When I went to Baba I knew he had what I wanted. I did not want to be the person in the back of the Hall soaking in the shakti and learning nothing in the bliss of it all. I wanted all that Baba had to offer. I knew what I was looking for and knew he had it; I had experienced it. There was no stopping me, which meant I was going to force Baba to give it to me. How? By persisting. By being in his immediate presence as much as I could; by and through a personal relationship. Somehow I knew that the man Baba and the Guru were not different, and the closer I got to Baba the closer I got to what I was looking for.
Did I know about surrender? Some—not as much as I was to then find out. Did I know about obedience? Yes. I do not know if Baba liked me; it was off the point. I liked him and loved him. As abstract as I tend to be, I saw the abstract, universal Guru embodied in Baba, so there I was bowing down and surrendering to him. Did and do people see it as a cult? Sure. As giving up my identity? Sure. My voice? Sure. What I knew was that every time I did what Baba said, no matter how unexpected, I became more real and grounded in my Heart. “Rohini” was clearly not important, and to me it was amazing she had not gotten me into more trouble than she had. God and Guru were clearly looking out for me.
So as we approach Baba’s Mahasamadhi, I know the Guru is with me; what I miss is the manifestation of Muktananda. I loved and liked Baba the man as much as the Guru. Wrong? I never cared. I loved him with all my heart, both personal and beyond.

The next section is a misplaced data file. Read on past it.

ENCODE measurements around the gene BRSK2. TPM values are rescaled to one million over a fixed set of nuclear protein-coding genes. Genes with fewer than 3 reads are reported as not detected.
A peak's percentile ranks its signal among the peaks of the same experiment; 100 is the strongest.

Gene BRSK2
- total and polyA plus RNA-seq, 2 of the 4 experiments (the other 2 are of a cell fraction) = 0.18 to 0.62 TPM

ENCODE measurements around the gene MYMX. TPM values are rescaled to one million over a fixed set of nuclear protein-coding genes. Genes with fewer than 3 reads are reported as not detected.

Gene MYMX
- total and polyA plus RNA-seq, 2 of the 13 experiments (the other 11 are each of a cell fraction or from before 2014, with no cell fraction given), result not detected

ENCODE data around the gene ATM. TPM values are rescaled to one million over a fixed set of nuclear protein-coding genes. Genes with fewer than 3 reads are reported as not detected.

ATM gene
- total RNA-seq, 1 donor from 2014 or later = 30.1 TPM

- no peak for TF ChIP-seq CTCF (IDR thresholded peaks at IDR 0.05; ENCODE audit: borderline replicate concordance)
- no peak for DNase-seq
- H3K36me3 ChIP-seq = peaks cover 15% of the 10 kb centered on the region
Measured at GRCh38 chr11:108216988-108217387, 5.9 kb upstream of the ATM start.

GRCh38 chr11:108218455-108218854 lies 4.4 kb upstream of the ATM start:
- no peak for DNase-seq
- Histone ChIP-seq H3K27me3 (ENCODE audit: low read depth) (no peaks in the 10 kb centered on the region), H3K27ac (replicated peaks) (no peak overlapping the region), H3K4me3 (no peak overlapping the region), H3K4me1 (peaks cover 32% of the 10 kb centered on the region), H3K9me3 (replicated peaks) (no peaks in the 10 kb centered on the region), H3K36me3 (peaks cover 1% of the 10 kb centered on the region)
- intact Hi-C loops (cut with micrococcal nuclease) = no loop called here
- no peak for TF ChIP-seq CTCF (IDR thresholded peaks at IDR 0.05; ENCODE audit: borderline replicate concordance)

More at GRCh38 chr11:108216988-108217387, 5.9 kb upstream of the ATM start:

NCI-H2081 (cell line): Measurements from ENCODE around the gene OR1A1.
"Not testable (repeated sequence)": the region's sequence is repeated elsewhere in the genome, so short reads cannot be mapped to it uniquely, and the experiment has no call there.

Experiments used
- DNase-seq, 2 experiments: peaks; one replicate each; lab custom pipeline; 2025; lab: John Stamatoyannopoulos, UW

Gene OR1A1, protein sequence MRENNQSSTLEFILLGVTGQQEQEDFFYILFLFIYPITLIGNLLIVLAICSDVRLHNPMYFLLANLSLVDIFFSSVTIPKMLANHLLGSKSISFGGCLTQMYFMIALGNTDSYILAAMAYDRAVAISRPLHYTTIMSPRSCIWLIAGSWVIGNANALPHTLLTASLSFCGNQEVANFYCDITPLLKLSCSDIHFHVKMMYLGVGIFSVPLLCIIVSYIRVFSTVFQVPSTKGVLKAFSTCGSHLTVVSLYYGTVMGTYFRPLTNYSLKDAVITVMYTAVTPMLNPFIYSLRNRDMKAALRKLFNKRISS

Baba laughed. His laugh was something that made my heart sing. People had to laugh when he laughed.
Baba played. When he played we all enjoyed and played. Baba played on all levels. We needed to be awake to grasp the whole game.
Baba cooked. When Baba cooked we may have been lucky to participate. Even if we did not we got to enjoy the fruits. Baba was a great cook.
Baba yelled. When Baba yelled, I pray I learned. Baba was teaching me.
Baba spoke. When Baba spoke, no matter what the topic, it was sublime. Whether mundane or universal, Truth came through his voice.
Baba walked. When Baba walked, the grace he embodied spread everywhere.
Baba drove a golf cart. When Baba drove, he spread his joy.
Baba carried a stick. He used it appropriately.
Baba had vehicles:
His personality was lively, hot, sharp, and so much fun to engage.
His intellect was fluid, agile, clear.
His mind was open, with a great memory.
His eyes were filled with unconditional love, and, though brown, looked blue even when he was angry.
His skin was luminous.
Baba hugged. When Baba hugged the bliss emanated and was felt from head to toe.
Baba sat on the back steps of his house and shared the universe, while speaking, eating, laughing, questioning, ordering.
Baba called on the phone, and this simple act conveyed a supreme spiritual experience.
Baba surprised us all. He had the ability to see the whole picture. We could only see a small area, so he surprised us by his actions and decisions all the time.
Baba showed the Truth through everything he did.
Everyday living with Baba was a gift I never took for granted.
Baba taught on all levels at all times. The Guru always shined through him.
On the lunar anniversary of Baba’s Mahasamadhi, I pranam to my Guru. Though my Guru dwells everywhere, he dwelled in the form of Swami Muktananda, the great, self-realized being. I miss my Baba.
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